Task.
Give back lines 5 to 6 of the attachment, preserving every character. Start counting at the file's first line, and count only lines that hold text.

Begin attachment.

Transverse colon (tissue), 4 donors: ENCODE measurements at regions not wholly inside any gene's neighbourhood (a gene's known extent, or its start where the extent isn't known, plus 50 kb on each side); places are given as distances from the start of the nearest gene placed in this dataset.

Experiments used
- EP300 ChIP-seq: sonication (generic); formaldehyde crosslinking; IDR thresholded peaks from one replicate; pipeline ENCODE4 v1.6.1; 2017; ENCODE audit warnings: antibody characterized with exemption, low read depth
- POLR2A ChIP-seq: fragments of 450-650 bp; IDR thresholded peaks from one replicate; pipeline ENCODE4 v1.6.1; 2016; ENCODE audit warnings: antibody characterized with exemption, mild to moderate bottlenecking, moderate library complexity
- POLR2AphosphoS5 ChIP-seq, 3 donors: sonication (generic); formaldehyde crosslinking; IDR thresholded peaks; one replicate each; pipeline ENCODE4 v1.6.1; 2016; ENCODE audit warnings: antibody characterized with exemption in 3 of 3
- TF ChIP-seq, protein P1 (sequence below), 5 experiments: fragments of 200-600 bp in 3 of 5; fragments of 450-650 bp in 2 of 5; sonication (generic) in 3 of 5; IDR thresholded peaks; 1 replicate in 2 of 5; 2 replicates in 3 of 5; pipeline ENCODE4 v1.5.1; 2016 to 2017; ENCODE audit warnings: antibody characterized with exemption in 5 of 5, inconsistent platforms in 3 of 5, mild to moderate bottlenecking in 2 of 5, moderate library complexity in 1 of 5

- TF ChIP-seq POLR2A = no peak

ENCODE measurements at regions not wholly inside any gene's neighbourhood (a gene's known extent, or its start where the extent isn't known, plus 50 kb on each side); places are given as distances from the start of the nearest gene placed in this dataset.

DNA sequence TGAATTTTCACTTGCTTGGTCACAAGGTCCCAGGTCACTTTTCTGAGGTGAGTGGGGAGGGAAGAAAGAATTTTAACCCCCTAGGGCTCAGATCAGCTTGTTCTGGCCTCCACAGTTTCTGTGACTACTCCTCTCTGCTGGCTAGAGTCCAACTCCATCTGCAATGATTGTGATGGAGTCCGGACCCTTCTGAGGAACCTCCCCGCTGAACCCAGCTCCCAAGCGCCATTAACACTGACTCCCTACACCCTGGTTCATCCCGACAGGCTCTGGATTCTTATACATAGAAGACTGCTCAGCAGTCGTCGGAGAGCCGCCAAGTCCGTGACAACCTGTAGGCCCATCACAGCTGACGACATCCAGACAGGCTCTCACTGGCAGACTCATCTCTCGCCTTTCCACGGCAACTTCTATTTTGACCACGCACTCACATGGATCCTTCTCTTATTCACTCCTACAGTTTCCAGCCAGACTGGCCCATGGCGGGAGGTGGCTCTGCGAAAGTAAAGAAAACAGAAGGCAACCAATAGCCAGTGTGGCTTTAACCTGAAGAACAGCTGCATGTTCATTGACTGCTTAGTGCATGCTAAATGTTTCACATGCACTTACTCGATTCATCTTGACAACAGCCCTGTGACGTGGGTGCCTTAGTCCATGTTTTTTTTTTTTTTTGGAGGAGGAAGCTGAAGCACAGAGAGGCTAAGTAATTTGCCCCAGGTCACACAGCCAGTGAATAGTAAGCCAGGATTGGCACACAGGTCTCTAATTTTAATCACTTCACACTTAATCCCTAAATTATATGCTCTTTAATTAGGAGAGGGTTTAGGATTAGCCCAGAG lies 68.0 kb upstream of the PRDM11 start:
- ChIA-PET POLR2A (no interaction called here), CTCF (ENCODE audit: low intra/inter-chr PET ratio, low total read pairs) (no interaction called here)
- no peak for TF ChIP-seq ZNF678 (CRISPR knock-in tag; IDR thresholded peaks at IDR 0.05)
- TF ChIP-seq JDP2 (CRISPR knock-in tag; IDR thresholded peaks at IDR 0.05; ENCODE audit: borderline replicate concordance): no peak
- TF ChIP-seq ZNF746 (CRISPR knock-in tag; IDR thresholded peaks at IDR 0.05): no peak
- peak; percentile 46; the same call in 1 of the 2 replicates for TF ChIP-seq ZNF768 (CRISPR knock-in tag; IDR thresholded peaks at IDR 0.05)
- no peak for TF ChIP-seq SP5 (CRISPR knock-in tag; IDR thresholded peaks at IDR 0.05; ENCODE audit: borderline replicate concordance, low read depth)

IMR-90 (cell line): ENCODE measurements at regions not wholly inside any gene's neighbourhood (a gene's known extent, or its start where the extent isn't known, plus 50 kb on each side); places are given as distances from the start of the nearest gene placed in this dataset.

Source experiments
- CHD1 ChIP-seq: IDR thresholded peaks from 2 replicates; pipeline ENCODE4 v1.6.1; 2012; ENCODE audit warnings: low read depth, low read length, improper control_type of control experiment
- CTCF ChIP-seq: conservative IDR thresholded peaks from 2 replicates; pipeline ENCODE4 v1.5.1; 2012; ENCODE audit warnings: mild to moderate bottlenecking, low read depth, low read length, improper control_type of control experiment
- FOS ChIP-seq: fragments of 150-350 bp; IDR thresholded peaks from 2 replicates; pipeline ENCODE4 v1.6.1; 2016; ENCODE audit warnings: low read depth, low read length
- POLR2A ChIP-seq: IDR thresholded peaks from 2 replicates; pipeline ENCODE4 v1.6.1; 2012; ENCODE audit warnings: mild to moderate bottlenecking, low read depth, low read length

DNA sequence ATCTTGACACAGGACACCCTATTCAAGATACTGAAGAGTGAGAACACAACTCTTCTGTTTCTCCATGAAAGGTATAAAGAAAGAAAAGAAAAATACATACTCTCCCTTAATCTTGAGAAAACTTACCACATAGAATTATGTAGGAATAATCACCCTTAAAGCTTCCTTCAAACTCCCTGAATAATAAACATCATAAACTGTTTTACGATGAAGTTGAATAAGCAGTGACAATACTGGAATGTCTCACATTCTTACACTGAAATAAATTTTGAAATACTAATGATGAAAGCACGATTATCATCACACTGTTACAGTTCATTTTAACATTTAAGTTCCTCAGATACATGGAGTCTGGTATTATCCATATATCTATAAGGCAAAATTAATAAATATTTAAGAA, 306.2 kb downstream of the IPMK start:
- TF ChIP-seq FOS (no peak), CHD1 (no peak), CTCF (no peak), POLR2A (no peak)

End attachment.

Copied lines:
- POLR2AphosphoS5 ChIP-seq, 3 donors: sonication (generic); formaldehyde crosslinking; IDR thresholded peaks; one replicate each; pipeline ENCODE4 v1.6.1; 2016; ENCODE audit warnings: antibody characterized with exemption in 3 of 3
- TF ChIP-seq, protein P1 (sequence below), 5 experiments: fragments of 200-600 bp in 3 of 5; fragments of 450-650 bp in 2 of 5; sonication (generic) in 3 of 5; IDR thresholded peaks; 1 replicate in 2 of 5; 2 replicates in 3 of 5; pipeline ENCODE4 v1.5.1; 2016 to 2017; ENCODE audit warnings: antibody characterized with exemption in 5 of 5, inconsistent platforms in 3 of 5, mild to moderate bottlenecking in 2 of 5, moderate library complexity in 1 of 5